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MArdi Gras Krewes - bits & bobs

1. Mardi Gras mystic societies, and social parading organizations are most often referred to as “krewes”.

 

2. Most Mardi Gras krewes and parading societies are first and foremost charitable organizations that operate year-round in their communities.

 

3. Krewe members typically pay annual dues (used for charitable purposes, and for Mardi Gras planning and preparation), and contribute many hours of service to the group and to their community.

 

4. Krewe participation in Mardi Gras parades and celebrations is as much about raising awareness and support for the group’s charitable work and a means of thanking the community for past support, as it is a way of having a good time.

 

Mardi Gras 2018 is Tuesday, February 13th


Mardi Gras Krewes & Secret Societies

Carnival's Social & Parading Organizations and Ultra-Secret Groups

Mardi Gras Krewe MNembers Throw Beads in Houma, Louiisiana
Krewe Members Throw Beads in Houma, Louisiana

In the world of Mardi Gras parades and balls, krewes and, to a lesser extent, secret societies are responsible for coordinating and funding almost all of the major events. In addition to their Mardi Gras activities, krewes and secret societies also have a tradition of charitable giving and community service.

With the exception of San Diego, each of the cities profiled on All About Mardi Gras (Galveston, Houma, Lake Charles, Mobile, New Orleans, Pensacola, and St. Louis) has its own Mardi Gras krewes, and in many cases secret societies.  No one krewe is better than another, and no city’s krewes are necessarily tied to another’s, even if the names are similar. 

That said, the generally benevolent nature of these organizations traditionally means that krewes from one city often provide assistance (both technical and monetary) to krewes in another.

Mardi Gras Krewes

Krewes are organizations that are mostly open to the public, or a specific group (firefighters, teachers, autoworkers, Shriners, etc.) that works together for the common purpose of preparing for Mardi Gras parades and balls. 

Krewes generally charge a membership fee and require their members to participate in fundraisers and other events to help raise money both for Mardi Gras activities and for charitable giving.

Money raised from krewe membership fees and fundraising is poured into float construction, costumes, and the purchase of hundreds of thousands of beads and other throws for the floats. 

Additionally, many krewes sponsor elaborate costume balls for their members.  Generally, a king and/or queen are selected at these events and reign as that krewe’s monarch during Mardi Gras parades and public events.

In many towns, krewes often sponsor an entire parade by themselves.  In these instances, most of the floats and major pieces in the parade are built by krewe members and volunteers.  Larger citywide parades will feature floats from multiple krewes and parading organizations.

Secret Societies & Mardi Gras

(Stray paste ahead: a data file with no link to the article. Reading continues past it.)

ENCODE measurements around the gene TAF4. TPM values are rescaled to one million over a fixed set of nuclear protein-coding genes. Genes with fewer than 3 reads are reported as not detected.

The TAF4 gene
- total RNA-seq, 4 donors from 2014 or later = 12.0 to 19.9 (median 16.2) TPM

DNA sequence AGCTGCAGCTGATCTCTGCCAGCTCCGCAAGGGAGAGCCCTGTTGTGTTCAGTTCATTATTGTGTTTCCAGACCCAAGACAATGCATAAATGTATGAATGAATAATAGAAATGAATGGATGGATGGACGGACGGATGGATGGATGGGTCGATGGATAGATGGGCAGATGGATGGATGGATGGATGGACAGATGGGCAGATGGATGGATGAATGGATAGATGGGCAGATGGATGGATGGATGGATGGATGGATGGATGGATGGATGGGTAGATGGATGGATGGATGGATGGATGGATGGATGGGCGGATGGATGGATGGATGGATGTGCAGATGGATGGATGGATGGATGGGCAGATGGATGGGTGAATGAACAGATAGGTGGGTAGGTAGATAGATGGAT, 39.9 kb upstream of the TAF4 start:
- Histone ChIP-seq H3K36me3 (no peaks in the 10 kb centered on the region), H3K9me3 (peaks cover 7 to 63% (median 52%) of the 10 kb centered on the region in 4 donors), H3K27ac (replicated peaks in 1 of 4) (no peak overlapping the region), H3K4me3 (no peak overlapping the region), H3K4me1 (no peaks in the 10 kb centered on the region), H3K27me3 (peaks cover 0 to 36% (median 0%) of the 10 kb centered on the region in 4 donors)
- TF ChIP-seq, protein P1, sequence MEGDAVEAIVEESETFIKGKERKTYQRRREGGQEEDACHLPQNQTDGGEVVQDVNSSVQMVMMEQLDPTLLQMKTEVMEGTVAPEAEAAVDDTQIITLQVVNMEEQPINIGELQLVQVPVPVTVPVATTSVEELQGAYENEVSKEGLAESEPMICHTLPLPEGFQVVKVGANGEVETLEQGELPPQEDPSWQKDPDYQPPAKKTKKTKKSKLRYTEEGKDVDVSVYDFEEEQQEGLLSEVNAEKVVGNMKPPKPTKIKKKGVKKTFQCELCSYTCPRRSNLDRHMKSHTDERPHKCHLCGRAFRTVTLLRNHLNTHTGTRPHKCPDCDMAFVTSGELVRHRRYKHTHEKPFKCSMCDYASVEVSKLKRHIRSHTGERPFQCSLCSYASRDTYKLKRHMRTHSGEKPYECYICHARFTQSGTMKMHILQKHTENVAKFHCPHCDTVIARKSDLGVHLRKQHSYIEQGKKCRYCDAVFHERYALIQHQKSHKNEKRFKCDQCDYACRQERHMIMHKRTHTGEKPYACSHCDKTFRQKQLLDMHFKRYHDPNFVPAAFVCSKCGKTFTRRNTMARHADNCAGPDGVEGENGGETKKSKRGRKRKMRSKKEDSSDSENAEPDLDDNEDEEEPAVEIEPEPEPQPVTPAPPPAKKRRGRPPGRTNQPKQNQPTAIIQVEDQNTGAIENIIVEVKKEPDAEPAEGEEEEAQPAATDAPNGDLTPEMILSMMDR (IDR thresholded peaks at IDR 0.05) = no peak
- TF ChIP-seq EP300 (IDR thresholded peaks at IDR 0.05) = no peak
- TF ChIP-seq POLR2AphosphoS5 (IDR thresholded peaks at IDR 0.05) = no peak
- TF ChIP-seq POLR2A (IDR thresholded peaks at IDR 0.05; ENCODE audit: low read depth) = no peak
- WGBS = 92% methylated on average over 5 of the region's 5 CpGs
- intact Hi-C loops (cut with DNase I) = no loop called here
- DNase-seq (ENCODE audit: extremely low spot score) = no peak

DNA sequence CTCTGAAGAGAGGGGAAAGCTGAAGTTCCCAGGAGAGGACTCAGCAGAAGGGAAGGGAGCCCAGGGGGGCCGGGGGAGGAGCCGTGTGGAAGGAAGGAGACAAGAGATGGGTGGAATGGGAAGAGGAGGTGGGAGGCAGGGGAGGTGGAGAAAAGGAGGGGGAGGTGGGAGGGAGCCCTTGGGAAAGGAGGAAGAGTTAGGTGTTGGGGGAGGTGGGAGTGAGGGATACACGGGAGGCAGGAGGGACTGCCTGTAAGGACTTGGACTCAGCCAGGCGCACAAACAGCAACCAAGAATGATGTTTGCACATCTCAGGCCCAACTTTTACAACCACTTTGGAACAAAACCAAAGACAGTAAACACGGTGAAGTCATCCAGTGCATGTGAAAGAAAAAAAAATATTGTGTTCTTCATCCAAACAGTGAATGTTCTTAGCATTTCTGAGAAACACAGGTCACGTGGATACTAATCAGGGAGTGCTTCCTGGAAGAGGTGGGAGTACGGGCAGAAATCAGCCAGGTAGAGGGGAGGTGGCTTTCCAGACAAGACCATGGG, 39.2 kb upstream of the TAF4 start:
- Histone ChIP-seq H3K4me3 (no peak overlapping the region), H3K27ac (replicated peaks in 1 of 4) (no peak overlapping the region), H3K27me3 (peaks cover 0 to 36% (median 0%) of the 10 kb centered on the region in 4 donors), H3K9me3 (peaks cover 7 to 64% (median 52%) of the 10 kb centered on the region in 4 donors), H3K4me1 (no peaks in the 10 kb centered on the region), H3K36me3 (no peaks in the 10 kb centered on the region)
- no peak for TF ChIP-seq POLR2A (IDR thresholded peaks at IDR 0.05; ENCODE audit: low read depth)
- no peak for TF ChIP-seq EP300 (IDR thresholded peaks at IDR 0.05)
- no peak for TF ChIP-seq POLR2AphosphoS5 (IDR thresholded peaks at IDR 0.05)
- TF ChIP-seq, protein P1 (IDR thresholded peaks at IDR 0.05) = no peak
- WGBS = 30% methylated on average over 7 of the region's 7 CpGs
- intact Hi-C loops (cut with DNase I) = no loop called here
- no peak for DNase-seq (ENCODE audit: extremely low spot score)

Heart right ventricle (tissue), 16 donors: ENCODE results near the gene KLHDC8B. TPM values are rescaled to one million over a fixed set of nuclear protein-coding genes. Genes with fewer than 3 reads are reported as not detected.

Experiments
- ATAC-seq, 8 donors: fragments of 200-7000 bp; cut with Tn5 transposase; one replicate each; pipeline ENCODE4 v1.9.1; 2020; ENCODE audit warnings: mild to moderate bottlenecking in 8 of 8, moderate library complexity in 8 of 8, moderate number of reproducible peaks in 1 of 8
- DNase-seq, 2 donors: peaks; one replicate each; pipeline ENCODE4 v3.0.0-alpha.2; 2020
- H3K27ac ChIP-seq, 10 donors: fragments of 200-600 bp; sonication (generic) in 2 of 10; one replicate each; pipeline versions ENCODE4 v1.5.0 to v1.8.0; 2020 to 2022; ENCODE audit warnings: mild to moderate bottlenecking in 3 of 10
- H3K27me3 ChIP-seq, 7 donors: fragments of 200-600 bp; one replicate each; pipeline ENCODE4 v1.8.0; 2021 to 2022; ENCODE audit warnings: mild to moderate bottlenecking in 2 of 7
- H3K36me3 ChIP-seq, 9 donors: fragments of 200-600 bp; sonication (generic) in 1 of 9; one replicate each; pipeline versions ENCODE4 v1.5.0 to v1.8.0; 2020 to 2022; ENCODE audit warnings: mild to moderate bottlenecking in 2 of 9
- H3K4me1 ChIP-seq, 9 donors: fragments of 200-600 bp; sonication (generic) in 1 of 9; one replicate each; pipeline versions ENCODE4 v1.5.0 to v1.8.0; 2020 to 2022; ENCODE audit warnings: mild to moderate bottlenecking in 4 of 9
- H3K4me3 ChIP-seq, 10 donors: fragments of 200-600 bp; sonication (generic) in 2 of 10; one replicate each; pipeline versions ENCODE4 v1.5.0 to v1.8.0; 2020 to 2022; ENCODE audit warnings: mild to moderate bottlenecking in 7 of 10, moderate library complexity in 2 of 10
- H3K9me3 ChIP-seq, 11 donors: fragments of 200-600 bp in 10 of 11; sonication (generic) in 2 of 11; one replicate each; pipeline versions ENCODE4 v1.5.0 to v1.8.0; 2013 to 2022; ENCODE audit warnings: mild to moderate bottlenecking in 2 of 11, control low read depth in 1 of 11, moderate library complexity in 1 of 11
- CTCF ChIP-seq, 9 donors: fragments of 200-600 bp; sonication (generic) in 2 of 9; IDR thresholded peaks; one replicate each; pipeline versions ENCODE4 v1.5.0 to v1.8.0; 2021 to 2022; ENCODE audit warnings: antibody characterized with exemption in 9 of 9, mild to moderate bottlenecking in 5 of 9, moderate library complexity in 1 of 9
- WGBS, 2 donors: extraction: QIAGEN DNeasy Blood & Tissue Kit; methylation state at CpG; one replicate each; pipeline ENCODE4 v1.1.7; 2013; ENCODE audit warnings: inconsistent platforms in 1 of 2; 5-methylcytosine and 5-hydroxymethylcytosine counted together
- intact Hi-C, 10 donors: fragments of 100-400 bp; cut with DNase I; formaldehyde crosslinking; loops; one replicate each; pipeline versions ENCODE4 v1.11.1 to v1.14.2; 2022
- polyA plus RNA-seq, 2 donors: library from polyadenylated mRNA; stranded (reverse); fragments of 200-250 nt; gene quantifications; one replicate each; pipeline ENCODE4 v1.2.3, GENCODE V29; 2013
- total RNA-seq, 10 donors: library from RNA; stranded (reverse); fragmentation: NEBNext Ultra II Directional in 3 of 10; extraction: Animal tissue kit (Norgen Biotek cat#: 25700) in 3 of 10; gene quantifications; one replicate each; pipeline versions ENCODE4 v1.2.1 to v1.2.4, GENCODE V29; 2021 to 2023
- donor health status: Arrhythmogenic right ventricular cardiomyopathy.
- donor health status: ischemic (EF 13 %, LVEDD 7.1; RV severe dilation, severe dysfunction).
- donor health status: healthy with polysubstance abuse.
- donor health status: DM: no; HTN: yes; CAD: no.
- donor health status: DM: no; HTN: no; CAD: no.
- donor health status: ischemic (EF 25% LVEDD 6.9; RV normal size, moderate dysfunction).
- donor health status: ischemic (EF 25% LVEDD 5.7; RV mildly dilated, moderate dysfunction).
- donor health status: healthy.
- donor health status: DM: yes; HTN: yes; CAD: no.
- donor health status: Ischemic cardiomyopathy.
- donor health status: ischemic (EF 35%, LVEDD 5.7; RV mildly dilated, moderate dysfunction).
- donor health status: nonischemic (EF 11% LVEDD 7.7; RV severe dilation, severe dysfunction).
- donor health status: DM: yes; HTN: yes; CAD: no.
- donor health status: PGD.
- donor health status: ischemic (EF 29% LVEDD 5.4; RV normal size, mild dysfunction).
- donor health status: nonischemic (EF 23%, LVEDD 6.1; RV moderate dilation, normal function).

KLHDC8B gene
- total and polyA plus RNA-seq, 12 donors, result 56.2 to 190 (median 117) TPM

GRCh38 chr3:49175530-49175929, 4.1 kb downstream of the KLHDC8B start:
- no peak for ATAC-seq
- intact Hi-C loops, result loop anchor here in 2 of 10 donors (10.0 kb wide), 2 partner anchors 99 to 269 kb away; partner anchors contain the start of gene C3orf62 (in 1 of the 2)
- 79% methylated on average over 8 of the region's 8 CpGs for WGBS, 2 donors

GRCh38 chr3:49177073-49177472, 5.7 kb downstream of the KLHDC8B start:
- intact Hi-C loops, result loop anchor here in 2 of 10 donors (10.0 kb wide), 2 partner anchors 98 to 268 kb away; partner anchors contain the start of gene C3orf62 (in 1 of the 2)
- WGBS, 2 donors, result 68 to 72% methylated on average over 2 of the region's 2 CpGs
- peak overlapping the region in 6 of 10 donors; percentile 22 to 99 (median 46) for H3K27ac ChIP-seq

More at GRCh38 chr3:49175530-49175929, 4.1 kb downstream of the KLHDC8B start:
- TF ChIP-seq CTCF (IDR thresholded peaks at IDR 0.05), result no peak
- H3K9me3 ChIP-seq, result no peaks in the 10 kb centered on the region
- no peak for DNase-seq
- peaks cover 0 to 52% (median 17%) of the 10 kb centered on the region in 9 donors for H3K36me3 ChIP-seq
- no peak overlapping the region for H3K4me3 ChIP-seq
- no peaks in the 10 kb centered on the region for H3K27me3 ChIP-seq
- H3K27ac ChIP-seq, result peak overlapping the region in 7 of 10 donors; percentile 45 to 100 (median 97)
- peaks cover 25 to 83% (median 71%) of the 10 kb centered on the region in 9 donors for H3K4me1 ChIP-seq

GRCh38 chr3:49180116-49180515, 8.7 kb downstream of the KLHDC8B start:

Secret societies have probably been a part of the Mardi Gras culture since the very beginning. I say ”probably” because, well, they’re secret, and, unless you are on the inside, there’s no way to know for sure.

Suffice it to say that these groups are as active, in their own quietly benevolent ways, as krewes.  Many credit secret societies with keeping the tradition of Mardi Gras going when the event’s popularity waned, as was the case in Galveston, Texas around World War II.  With the men folk away fighting the war, public Carnival events slowed to a crawl and Mardi Gras went indoors to private homes.  It was in these small intimate (secret) events that Mardi Gras was kept alive, waiting to be revived again in the mid-1980s.

The reasons for secrecy are likewise unknown, and probably vary from organization to organization.  Some may involve a desire for Robin hood-like anonymity, while others may be secret for discretionary reasons.

Ultimately, krewes and secret societies are the glue that holds Mardi Gras together.  They represent the social, charitable, and community service side of these massive events.

Krewe & Society Organization

While there really are no hard and fast rules for how krewes must be organized, there are some commonalities you'll likely run across if you attend Mardi Gras.

At a minimum, most krewes elect a king and queen, for Mardi Gras. And many krewes elect an entire royal court, complete with princes, princesses, dukes, duchesses, barons, and baronesses. These are honorary positions, elected by the krewe membership (if they aren't rotating appointments), and last only for the length of the Mari Gras season, or from the end of one season to the end of the next (a full year).

  Most krewes also have a “Krewe Captain”. Generally speaking, this is a managerial position, chiefly responsible for organizing events/projects, logistics, and krewe business.  The krewe captain also oversees the design and production schedule of the costumes, and floats for the Mardi Gras season. Typically the krewe’s board of directors appoints this position.

As with the board of directors for nearly any large organization, the BOD for most krewes and secret societies are elected by the membership for rotating terms, and, among their other duties, may be responsible for choosing the krewe's themes and designs for the upcoming Mardi Gras season(s).

Though this represents the basic structure of a “krewe”, there are hundreds of krewes out there and each has its own way of doing things.  If you are interested in joining a krewe, take the time to find out how that particular organization does business, and you’ll stand a better chance of navigating the path to membership.


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